2.5% Injectable Polyacrylamide Hydrogel for Joint Health in Horses

Recent study results show this treatment for osteoarthritis might benefit horses in both the short and long term.
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veterinarian palpating horse's joint
This product might cause a beneficial type of inflammation in the joints which could help horses fight the processes of joint disease. | Courtesy Jason Lowe

In a new study researchers have shown 2.5% injectable polyacrylamide hydrogel (iPAAG) injected into the joints causes a beneficial type of inflammation horses need for long-term relief from osteoarthritis, while providing bioscaffolding that might support healthy tissue regeneration.

The mild, microscopic-level inflammation lasts about 14 days after injection and appears to stimulate the immune system, which might help horses fight the degenerative disease process. The bioscaffolding, meanwhile, develops inside the synovial membrane (joint lining) as the tissue fully absorbs the drug-free gel, said Jason Lowe, MBA, BVSc, Cert EP, managing partner at Innovative Medical Solutions Vet, in Cambridge, New Zealand.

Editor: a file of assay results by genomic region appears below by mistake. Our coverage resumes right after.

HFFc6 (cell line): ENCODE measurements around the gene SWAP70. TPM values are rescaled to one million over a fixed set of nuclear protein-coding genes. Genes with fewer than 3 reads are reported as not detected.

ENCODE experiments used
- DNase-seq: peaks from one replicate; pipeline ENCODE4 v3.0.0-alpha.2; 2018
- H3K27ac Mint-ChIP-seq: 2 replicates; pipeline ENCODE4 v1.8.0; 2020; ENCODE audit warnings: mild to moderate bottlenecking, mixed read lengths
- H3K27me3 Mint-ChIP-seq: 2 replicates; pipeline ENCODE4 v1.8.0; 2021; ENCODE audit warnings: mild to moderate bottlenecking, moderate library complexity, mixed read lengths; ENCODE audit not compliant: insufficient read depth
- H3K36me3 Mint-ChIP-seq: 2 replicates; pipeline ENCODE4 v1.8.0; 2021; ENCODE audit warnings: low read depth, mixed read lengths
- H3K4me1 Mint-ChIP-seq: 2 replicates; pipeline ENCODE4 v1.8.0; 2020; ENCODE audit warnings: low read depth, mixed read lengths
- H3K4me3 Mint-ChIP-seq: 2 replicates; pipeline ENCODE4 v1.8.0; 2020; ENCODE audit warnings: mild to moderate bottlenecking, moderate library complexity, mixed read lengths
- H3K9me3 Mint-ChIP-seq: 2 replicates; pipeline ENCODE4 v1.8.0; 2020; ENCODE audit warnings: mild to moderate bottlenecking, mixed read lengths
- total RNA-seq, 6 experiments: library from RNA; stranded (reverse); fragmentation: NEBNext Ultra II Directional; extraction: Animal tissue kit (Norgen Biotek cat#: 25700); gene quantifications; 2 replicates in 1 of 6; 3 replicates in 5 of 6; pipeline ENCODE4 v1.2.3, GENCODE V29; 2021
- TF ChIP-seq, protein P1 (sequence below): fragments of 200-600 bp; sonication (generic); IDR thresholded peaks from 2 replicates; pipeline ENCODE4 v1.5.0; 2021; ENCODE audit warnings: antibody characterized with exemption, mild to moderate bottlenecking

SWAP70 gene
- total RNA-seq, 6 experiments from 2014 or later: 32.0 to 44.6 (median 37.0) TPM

“In biology, there’s good inflammation and bad inflammation,” Lowe said. “Good inflammation is part of the body’s natural immune response. So, if we’re supporting the body’s natural immune response with products like this gel, we’re creating the environment for healing naturally.” This is in stark contrast to cortisone that artificially suppresses the immune response, he added.

While investigators on recent studies have shown that iPAAG injections seem to improve lameness in horses with osteoarthritis, experts still don’t understand exactly what is happening inside the joints on a microscopic level, Lowe said.

He and his fellow researchers injected 13 fetlock or central knee joints in 10 healthy Thoroughbreds with 2.5% synthetic cross-linked polyacrylamide gel at a dose of either 50 or 100 milligrams. These horses were 3 to 5 years old and had no signs of joint disease. For later comparison they aspirated synovial fluid from seven of the horses’ joints before injecting them.